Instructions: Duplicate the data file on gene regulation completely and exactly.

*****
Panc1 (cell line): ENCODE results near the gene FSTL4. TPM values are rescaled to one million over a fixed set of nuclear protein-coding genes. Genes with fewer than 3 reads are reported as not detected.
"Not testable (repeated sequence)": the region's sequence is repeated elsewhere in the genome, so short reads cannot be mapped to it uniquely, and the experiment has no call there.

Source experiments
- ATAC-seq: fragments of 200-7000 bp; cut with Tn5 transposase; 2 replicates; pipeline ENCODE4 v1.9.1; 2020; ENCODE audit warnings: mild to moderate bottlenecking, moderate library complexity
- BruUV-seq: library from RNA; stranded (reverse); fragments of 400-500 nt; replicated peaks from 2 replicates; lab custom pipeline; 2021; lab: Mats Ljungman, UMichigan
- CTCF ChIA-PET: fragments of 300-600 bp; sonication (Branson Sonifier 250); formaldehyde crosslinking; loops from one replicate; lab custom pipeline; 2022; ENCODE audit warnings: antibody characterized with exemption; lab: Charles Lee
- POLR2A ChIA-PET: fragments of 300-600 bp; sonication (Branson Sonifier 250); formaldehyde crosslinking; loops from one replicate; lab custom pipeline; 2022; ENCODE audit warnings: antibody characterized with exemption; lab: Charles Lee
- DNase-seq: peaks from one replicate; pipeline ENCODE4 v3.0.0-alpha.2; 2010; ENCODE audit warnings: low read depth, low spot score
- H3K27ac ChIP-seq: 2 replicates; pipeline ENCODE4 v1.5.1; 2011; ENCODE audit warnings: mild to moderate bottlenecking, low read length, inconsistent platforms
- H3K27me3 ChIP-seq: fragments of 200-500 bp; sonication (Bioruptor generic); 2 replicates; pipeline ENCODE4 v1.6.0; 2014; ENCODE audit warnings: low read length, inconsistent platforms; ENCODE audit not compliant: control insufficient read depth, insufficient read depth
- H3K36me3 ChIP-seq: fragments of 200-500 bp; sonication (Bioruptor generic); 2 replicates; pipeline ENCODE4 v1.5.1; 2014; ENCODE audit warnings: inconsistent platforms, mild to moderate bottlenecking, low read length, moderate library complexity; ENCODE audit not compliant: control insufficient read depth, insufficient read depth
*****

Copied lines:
Panc1 (cell line): ENCODE results near the gene FSTL4. TPM values are rescaled to one million over a fixed set of nuclear protein-coding genes. Genes with fewer than 3 reads are reported as not detected.
"Not testable (repeated sequence)": the region's sequence is repeated elsewhere in the genome, so short reads cannot be mapped to it uniquely, and the experiment has no call there.

Source experiments
- ATAC-seq: fragments of 200-7000 bp; cut with Tn5 transposase; 2 replicates; pipeline ENCODE4 v1.9.1; 2020; ENCODE audit warnings: mild to moderate bottlenecking, moderate library complexity
- BruUV-seq: library from RNA; stranded (reverse); fragments of 400-500 nt; replicated peaks from 2 replicates; lab custom pipeline; 2021; lab: Mats Ljungman, UMichigan
- CTCF ChIA-PET: fragments of 300-600 bp; sonication (Branson Sonifier 250); formaldehyde crosslinking; loops from one replicate; lab custom pipeline; 2022; ENCODE audit warnings: antibody characterized with exemption; lab: Charles Lee
- POLR2A ChIA-PET: fragments of 300-600 bp; sonication (Branson Sonifier 250); formaldehyde crosslinking; loops from one replicate; lab custom pipeline; 2022; ENCODE audit warnings: antibody characterized with exemption; lab: Charles Lee
- DNase-seq: peaks from one replicate; pipeline ENCODE4 v3.0.0-alpha.2; 2010; ENCODE audit warnings: low read depth, low spot score
- H3K27ac ChIP-seq: 2 replicates; pipeline ENCODE4 v1.5.1; 2011; ENCODE audit warnings: mild to moderate bottlenecking, low read length, inconsistent platforms
- H3K27me3 ChIP-seq: fragments of 200-500 bp; sonication (Bioruptor generic); 2 replicates; pipeline ENCODE4 v1.6.0; 2014; ENCODE audit warnings: low read length, inconsistent platforms; ENCODE audit not compliant: control insufficient read depth, insufficient read depth
- H3K36me3 ChIP-seq: fragments of 200-500 bp; sonication (Bioruptor generic); 2 replicates; pipeline ENCODE4 v1.5.1; 2014; ENCODE audit warnings: inconsistent platforms, mild to moderate bottlenecking, low read length, moderate library complexity; ENCODE audit not compliant: control insufficient read depth, insufficient read depth